One of the most popular choice for house pet, golden retrievers are famously bred for and hallmarked by their gentleness, friendliness, confidence and the indisputable cuteness. Like any animal, however, this handsome breed of doggie bites. Sometimes. Rarely.
So, naturally, people started to ask questions: Can golden retrievers be aggressive? There is a short answer to that: Yes. But although they can be aggressive, generally speaking, golden retrievers are not aggressive by nature (as suggested by their intended bred characteristics).
In fact, the golden retriever breed was originally intended for the nobles and royalties as a hunting companion. Because of their soft mouth, they have a distinguished ability to retrieve hunted games undamaged, hence the “retriever” in its name. As a companion breed intended for the higher societies, it is no surprise that it is, by nature, temperate.
Golden retrievers are so friendly to familiar people and strangers alike that Canada’s Guide to Dogs advises against using these cute guys as guard dogs. All these above were retrieved from guides to golden retriever breeding standards, and you might ask: But are golden retrievers actually aggressive, despite the guides?
In 2008, a team of researchers proved the temperate nature of the breed by comparing the behaviors of golden retrievers in different situations to those of other breeds’. The result is that 98% of golden retrievers are not aggressive across different scenarios. That said, golden retrievers can be, and will be, aggressive under certain preconditions. So when do these handsome retrievers get aggressive?
Perceived aggressiveness could be out of fear
There’s an old, ubiquitous saying applied to militaries around the world: “The best defence is a good offence.” This saying, as it turns out, not only applies to warfare, but may also apply to animals—in our case, to golden retrievers.
As pointed out by RetrieversHub, in all breeds of dogs, there are different types of aggression, among which is fear aggression, an instinctive response when dogs are afraid. Ever seen your dog barking at lightning like there’s no tomorrow? That’s what we’re talking about.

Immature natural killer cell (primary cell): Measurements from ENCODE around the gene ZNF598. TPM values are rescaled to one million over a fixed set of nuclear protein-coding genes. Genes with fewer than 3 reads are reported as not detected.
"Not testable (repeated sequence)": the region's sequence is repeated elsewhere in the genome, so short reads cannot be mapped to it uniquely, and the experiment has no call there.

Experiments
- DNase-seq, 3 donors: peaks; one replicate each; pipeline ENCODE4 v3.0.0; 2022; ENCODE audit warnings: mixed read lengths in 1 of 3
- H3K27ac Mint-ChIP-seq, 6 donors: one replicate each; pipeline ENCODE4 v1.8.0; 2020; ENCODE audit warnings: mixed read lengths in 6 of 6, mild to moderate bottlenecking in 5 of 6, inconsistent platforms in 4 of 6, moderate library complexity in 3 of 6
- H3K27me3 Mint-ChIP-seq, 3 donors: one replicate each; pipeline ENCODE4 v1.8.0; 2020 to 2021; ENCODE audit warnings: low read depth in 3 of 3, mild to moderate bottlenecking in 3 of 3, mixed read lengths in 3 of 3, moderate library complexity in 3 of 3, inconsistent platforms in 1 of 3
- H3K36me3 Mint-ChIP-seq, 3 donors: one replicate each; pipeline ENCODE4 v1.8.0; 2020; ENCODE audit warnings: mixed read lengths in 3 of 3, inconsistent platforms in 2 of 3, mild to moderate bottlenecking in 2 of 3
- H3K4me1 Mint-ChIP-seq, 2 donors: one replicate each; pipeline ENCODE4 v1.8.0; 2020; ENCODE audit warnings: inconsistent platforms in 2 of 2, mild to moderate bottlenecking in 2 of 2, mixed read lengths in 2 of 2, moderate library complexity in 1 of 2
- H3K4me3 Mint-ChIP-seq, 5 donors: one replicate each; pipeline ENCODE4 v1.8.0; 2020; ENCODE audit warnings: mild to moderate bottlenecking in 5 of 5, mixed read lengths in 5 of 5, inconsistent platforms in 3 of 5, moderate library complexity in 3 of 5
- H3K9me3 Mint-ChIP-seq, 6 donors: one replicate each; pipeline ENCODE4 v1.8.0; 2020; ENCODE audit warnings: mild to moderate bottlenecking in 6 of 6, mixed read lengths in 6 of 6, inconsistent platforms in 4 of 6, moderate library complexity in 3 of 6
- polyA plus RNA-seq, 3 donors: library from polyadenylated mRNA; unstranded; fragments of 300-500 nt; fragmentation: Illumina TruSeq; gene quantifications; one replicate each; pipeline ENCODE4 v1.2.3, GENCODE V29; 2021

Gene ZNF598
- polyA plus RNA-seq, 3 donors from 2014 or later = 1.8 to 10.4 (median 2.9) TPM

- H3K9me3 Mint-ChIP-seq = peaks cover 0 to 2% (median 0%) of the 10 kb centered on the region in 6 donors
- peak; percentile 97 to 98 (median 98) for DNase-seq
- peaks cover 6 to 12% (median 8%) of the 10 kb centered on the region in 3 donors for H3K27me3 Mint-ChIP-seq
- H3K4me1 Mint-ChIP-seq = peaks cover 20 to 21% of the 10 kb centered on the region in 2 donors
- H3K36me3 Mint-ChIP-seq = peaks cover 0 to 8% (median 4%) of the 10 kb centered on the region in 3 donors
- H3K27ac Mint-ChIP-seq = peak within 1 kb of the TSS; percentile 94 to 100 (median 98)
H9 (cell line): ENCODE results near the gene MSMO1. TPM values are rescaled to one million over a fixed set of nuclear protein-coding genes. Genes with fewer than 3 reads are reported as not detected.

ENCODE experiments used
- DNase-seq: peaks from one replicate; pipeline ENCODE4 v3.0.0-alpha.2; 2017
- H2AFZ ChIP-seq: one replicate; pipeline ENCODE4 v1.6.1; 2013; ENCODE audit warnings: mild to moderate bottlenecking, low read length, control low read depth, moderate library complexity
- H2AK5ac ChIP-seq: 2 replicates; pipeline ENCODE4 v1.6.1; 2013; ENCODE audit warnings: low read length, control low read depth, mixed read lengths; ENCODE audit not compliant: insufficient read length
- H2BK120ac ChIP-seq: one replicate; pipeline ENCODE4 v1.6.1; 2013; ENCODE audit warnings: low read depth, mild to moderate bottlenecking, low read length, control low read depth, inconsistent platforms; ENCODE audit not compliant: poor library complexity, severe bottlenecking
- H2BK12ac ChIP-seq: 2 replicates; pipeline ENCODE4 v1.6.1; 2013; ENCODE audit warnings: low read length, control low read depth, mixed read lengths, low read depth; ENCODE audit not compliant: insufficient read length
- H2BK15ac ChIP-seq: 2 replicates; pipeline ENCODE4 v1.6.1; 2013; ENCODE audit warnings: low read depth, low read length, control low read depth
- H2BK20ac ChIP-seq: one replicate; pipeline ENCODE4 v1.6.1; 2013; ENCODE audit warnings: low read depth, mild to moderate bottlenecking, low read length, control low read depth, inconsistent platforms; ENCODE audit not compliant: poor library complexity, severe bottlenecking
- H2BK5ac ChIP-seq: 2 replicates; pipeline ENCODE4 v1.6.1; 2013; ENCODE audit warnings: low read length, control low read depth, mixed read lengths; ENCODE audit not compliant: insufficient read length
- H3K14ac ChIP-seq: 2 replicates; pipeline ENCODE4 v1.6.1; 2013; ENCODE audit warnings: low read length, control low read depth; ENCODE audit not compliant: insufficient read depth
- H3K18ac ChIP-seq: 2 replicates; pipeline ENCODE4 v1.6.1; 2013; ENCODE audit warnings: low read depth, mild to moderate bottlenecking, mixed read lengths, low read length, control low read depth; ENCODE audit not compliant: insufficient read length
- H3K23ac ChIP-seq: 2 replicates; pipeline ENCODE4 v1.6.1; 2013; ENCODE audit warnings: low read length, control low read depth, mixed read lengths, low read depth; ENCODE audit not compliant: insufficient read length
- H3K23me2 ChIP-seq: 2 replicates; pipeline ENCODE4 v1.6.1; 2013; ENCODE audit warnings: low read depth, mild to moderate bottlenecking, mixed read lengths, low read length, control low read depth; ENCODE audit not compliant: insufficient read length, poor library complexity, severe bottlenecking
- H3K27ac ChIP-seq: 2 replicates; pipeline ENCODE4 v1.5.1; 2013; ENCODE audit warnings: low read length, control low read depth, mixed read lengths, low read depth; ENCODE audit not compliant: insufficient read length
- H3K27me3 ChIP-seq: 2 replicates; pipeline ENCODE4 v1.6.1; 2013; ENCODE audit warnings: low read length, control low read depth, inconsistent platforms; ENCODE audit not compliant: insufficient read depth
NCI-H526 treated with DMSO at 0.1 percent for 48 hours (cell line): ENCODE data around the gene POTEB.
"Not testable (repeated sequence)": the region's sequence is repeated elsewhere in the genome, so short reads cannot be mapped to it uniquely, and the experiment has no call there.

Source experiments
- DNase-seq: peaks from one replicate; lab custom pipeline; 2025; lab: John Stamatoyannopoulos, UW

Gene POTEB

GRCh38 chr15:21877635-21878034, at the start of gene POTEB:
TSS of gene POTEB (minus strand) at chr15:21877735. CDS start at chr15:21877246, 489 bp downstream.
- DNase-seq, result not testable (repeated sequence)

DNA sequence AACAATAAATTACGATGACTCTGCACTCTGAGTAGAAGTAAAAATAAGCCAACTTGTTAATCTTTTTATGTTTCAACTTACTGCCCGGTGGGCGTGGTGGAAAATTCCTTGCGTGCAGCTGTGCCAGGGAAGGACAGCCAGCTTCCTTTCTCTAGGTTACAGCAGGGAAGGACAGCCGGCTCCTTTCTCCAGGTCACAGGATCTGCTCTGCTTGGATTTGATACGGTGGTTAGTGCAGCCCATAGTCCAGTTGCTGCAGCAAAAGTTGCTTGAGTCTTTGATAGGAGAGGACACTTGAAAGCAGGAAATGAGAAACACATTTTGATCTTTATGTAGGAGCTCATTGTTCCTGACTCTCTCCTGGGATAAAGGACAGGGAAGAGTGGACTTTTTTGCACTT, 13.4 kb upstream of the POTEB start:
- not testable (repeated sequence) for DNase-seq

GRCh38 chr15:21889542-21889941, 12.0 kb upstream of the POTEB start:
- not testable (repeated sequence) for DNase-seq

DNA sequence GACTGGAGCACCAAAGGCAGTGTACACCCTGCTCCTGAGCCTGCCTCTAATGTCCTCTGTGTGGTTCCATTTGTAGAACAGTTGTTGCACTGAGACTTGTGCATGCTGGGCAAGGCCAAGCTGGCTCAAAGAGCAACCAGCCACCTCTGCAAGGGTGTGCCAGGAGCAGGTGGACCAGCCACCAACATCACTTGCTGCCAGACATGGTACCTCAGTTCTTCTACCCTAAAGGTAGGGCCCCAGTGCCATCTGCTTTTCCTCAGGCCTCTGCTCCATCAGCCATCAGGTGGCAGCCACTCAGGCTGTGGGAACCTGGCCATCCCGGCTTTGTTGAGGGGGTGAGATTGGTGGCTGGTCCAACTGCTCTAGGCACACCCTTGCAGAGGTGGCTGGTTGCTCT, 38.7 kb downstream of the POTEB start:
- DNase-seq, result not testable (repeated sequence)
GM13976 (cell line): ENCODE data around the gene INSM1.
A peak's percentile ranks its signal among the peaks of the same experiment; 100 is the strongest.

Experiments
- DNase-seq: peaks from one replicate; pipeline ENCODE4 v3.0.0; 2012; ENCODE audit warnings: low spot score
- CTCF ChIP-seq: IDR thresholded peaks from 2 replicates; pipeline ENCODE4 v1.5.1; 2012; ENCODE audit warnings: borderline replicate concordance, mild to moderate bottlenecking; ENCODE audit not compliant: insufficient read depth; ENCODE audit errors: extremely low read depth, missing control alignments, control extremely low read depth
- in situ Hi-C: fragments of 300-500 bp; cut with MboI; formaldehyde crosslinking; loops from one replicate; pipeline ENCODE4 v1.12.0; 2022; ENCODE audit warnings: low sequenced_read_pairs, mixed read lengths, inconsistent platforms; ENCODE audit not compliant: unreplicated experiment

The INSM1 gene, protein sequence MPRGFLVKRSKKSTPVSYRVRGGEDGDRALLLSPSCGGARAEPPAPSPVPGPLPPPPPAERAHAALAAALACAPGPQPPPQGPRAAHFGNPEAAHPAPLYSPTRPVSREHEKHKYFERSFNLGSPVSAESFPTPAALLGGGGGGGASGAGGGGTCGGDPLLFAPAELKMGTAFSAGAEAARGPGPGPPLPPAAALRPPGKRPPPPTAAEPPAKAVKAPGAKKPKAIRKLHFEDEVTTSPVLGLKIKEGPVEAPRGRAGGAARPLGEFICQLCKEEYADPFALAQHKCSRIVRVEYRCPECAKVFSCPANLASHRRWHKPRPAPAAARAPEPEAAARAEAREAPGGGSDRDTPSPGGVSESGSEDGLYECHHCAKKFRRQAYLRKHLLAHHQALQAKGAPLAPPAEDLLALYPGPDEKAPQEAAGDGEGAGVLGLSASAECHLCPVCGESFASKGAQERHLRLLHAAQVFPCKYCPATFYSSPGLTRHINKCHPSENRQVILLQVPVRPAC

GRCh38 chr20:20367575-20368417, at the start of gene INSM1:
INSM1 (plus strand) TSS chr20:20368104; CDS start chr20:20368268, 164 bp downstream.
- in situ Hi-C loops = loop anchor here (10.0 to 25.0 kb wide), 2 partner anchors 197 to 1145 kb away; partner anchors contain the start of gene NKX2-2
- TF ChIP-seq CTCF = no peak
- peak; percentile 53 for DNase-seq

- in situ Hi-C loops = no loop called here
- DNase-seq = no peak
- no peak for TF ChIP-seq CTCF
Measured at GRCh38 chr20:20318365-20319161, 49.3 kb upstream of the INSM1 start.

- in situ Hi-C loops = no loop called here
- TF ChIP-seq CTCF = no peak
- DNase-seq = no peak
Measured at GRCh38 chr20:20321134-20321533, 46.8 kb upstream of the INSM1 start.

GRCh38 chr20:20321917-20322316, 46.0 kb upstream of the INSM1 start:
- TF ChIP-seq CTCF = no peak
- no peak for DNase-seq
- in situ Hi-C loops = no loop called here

Some common stimulants of fear include lightning, fireworks, loud noises, etc. You get the gist. Some of these stimuli are ones we humans have grown used to, but they are more ingrained in our best friends. So if you observed aggression in your golden retriever, look around: Is there anything happening that might be overly stimulating?
Aggression as self-defence when in pain
Along the same line as aggressing out of fear, even the temperate golden retrievers possess self-defensive instincts when they’re in pain. The basic reasoning behind such aggression is something like: “Stay away from my wounds, or I’ll bite.”
This type of pain-induced aggression can be clearly distinguished from other types of aggression by the display of a defensive bodily posture while barking or biting when getting too close, as a team of researchers found in 2012.
They also found that this was especially true for dogs that are not aggressive before they were in pain. Golden retrievers certainly falls under this category. The pain can only go away as the injury heals while being managed with meds if necessary, but by providing your retrievers with a comfortable environment and keeping them in warm company, they will feel comforted, less need to be aggressive.
Another reason for aggression in golden retrievers is the inability to find mates or to mate with a compatible female or encountering competition—in other words, sexual frustration. Yes, sounds Freudian, but it’s true…sort of.
In a 1983 study, researchers found that both castrated males and splayed females are less likely to exhibit aggression compared to their sexually-intact counterparts. But it is also noteworthy that this difference is not big enough to warrant generalizing to all dogs; it’s only sufficient to warrant keeping an extra eye on your golden retrievers for any indications that they might be frustrated sexually.
For example, does your doggie act particularly excited around other dogs of the opposite sex? Does he/her appear to want to mount things? If you suspect but aren’t sure, consult your vet.
But if we observe aggressive behaviors in our golden retrievers when there’s nothing around except a friendly neighbor, certain that means bona fide aggression? Not necessarily. According to the trainers at Montreal Dog Blog, and numerous other sources, if a golden pup wasn’t socialized properly through play, their natural play instinct carries over into adulthood.